filed general denials and, as to the tort claims, both filed
pleas to the jurisdiction on grounds of governmental
immunity. After separate hearings, the trial court granted
both pleas to the jurisdiction, leaving only Stegall's
breach of contract claims against TML. Stegall voluntarily
nonsuited her breach of contract claims against TML and filed
a motion for new trial. After her new trial motion was
overruled by operation of law, Stegall filed this appeal.
contends that the trial court erred in granting
appellees' pleas to the jurisdiction. She does not argue
that this is a case in which governmental immunity was
waived. Instead, she argues that governmental immunity never
existed because appellees' claims-adjusting activities,
including improperly denying coverage, attempting to
intimidate Mr. Stegall into foregoing chemotherapy,
threatening Mr. Stegall's future coverage, and later
reversing their position on coverage without notifying Mr.
Stegall of their decision, were proprietary-not governmental-
to the Jurisdiction
their pleas to the jurisdiction, TML and UMR argued that they
had governmental immunity from Stegall's suit. An
assertion of governmental immunity implicates a court's
subject matter jurisdiction, and such immunity is properly
asserted in a plea to the jurisdiction. Harris Cty. v.
Annab, 547 S.W.3d 609, 612 (Tex. 2018). The existence of
subject matter jurisdiction is a question of law, and we
review the trial court's ruling on a plea to the
jurisdiction de novo. See id.; see also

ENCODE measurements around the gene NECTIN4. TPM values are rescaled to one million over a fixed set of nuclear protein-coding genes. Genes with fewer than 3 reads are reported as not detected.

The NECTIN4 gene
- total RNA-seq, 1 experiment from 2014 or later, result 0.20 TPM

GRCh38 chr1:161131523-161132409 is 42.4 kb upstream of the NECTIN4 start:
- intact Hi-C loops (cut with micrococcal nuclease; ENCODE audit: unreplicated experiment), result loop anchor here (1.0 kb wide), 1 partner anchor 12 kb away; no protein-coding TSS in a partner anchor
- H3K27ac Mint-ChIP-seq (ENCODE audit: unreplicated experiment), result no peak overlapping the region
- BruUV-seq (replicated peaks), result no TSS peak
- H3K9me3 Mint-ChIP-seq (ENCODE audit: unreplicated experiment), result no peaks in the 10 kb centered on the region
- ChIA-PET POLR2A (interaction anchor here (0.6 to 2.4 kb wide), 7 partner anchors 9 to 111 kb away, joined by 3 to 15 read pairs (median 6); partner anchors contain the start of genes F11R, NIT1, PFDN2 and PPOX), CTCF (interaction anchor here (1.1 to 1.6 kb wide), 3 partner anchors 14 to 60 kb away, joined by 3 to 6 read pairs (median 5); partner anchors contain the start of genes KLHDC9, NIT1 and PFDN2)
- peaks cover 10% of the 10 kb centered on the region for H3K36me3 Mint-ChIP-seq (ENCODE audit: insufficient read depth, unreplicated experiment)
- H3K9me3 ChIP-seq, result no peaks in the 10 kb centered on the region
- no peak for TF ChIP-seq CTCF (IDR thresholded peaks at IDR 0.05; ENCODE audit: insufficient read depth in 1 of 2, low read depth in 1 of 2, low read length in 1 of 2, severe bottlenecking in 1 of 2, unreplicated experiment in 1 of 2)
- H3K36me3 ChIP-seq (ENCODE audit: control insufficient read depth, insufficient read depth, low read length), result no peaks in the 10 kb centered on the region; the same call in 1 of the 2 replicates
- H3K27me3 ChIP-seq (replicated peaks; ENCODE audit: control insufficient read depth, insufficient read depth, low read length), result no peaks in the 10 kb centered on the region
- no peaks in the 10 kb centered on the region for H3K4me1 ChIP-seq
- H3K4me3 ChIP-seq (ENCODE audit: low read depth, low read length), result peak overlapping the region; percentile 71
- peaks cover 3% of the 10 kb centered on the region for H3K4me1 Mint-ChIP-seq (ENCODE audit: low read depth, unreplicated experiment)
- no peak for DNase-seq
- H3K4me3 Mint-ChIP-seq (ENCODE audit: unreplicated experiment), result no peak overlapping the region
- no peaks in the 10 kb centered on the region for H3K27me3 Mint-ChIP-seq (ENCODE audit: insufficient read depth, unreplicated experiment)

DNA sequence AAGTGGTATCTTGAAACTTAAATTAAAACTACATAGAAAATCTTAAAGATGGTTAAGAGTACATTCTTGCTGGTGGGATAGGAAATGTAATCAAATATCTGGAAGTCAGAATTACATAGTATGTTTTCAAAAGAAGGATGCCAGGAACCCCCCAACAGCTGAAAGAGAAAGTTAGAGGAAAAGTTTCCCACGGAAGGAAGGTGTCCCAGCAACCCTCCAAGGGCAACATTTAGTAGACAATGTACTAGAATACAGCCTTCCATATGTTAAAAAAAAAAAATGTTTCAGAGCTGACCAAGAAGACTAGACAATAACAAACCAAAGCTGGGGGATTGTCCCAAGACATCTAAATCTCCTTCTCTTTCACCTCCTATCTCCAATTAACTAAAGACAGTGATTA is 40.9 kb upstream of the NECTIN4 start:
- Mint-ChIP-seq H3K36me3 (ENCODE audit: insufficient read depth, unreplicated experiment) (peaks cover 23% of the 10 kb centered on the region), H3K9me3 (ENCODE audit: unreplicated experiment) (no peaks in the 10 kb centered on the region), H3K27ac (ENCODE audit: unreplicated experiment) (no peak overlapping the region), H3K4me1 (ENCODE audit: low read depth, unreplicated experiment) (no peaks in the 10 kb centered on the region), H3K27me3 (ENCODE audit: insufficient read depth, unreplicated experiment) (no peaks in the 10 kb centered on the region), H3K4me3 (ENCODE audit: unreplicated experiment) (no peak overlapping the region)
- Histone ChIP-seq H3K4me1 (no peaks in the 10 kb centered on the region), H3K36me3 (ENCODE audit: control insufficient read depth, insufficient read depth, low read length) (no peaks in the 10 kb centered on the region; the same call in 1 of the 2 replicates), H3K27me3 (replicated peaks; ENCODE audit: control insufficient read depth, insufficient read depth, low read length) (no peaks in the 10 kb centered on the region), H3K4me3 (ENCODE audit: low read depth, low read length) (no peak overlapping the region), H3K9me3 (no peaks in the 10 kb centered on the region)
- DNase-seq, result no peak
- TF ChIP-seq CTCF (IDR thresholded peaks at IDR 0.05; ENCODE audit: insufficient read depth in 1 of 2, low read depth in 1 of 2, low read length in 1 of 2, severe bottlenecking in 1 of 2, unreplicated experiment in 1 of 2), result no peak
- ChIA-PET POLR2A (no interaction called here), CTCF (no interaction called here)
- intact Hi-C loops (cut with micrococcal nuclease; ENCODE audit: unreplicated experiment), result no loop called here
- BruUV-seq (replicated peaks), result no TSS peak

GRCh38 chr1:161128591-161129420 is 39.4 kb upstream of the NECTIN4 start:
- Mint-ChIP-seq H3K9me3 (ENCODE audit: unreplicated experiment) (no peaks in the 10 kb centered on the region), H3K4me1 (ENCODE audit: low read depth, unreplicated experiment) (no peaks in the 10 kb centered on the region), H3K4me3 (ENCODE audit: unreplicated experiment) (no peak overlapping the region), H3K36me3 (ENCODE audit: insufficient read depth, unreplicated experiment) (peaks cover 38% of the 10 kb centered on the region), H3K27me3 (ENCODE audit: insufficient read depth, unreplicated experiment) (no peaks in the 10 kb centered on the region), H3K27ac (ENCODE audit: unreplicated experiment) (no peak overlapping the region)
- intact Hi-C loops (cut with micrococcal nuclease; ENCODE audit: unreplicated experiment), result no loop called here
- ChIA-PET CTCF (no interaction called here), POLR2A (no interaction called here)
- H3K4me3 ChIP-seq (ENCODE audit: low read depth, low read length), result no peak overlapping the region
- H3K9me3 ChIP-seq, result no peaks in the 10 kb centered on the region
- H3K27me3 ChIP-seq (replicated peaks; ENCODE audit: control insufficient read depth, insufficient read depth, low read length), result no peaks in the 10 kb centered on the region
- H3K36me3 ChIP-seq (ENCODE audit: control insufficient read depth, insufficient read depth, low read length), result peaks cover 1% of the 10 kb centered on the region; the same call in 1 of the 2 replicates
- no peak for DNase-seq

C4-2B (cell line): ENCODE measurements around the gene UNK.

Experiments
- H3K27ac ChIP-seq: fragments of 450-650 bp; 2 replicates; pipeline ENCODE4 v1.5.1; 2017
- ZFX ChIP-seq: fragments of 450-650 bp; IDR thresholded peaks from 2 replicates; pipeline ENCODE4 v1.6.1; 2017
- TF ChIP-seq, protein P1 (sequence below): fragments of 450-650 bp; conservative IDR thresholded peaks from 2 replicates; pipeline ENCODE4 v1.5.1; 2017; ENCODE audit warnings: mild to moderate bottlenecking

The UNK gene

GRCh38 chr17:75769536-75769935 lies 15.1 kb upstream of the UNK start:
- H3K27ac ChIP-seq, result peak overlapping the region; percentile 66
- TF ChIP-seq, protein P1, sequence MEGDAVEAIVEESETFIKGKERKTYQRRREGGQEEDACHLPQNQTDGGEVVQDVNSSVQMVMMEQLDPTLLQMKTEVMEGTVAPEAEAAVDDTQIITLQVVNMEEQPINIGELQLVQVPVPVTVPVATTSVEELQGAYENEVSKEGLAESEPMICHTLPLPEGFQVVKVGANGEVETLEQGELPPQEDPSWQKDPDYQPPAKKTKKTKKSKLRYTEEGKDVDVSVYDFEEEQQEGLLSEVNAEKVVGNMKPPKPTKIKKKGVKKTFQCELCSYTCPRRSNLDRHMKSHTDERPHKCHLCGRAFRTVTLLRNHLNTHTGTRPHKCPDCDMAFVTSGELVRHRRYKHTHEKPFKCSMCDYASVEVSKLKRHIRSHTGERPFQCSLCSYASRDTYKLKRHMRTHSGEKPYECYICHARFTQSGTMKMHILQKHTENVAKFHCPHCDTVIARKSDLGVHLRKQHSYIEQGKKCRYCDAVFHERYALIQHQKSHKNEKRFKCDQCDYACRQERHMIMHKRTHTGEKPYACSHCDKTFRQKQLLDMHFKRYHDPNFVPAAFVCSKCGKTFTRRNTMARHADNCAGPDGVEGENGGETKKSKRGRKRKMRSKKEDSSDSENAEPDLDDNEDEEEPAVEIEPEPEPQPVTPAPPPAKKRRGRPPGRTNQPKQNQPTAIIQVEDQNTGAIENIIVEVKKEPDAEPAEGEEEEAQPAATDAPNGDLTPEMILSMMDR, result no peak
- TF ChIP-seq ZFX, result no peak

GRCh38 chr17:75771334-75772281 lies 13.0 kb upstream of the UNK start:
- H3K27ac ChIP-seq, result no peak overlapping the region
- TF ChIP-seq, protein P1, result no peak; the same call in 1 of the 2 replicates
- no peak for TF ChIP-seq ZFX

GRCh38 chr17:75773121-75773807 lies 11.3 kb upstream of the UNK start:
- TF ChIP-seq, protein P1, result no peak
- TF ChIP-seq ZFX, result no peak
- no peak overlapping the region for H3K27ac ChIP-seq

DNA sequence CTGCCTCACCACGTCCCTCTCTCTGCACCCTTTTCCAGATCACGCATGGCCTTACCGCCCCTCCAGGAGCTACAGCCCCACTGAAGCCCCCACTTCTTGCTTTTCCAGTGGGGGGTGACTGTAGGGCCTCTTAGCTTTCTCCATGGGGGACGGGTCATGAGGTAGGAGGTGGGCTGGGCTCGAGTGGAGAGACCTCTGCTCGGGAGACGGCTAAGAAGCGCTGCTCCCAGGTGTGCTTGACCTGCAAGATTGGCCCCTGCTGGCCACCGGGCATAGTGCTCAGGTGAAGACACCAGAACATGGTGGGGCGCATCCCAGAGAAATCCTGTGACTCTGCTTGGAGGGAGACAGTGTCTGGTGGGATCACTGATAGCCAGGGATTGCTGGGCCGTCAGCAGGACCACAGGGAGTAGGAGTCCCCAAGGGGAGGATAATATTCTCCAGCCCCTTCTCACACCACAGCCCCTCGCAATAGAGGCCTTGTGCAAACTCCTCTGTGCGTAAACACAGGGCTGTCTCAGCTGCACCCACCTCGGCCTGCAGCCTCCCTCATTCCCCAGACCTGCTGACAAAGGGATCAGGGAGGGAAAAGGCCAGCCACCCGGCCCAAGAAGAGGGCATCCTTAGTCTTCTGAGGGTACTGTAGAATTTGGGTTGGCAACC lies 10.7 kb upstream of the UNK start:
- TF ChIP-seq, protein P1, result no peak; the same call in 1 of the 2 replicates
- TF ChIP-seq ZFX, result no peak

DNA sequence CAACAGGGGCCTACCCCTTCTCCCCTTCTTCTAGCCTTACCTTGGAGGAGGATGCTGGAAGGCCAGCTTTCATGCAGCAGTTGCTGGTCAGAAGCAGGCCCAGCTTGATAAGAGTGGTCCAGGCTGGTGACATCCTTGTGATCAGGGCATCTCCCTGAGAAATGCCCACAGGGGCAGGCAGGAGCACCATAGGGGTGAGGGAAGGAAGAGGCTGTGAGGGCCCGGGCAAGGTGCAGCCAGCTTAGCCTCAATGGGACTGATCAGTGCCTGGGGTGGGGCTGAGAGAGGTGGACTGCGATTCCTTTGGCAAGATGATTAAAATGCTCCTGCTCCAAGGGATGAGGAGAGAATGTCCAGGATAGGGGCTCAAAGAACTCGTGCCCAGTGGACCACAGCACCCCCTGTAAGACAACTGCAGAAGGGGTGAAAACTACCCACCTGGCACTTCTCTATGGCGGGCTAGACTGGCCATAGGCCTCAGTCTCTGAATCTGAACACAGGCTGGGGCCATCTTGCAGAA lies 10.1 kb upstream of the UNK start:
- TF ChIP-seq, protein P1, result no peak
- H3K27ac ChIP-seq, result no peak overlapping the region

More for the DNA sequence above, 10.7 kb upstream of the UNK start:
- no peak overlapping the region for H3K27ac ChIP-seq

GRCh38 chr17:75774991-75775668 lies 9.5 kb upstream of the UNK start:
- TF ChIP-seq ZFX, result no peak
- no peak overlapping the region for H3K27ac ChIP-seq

City of Dallas v. E. Vill. Ass'n, 480 S.W.3d 37, 42
(Tex. App.-Dallas 2015, pet. denied).
to the jurisdiction can be based on the pleadings or on the
evidence. Tex. Dep't of Parks & Wildlife v.
Miranda, 133 S.W.3d 217, 226 (Tex. 2004); City of
Dallas v. Turley, 316 S.W.3d 762, 767 (Tex. App.-Dallas
2010, pet. denied). When a plea to the jurisdiction
challenges the pleadings, we determine if the pleader has
alleged facts that affirmatively demonstrate the court's
jurisdiction to hear the case. Miranda, 133 S.W.3d
at 226, 228. We look to the allegations in the pleadings,
construe them in the plaintiff's favor, and look to the
pleader's intent. See Cty. of Cameron v. Brown,
80 S.W.3d 549, 555 (Tex. 2002); Peek v. Equip. Serv.
Co., 779 S.W.2d 802, 804 (Tex. 1989). The plaintiff
bears the burden to allege facts that affirmatively
demonstrate the trial court's jurisdiction to hear a
case. Miranda, 133 S.W.3d at 226-27;
Turley, 316 S.W.3d at 767.
plea to the jurisdiction challenges the existence of
jurisdictional facts, we consider relevant evidence submitted
by the parties to determine if a fact issue exists.
Miranda, 133 S.W.3d at 227. The standard of review
for a jurisdictional plea based on evidence "generally
mirrors that of a summary judgment under Texas Rule of Civil
Procedure 166a(c)." Id. at 228.
immunity and governmental immunity are related common law
doctrines that protect the government from suit. Hughes
v. Tom Green Cty., 573 S.W.3d 212, 218 (Tex. 2019).
"Sovereign immunity protects the state and its various
divisions, such as agencies and boards, from suit and
liability, whereas governmental immunity provides similar
protection to the political subdivisions of the state, such
as counties, cities, and school districts." Travis
Cent. Appraisal Dist. v. Norman, 342 S.W.3d 54, 57-58
(Tex. 2011) (citing Wichita Falls State Hosp. v.
Taylor, 106 S.W.3d 692, 694 n.3 (Tex. 2003)).
Governmental immunity encompasses both immunity from suit and
immunity from liability. Reata Constr. Corp. v. City of
Dallas, 197 S.W.3d 371, 374 (Tex. 2006); Tooke v.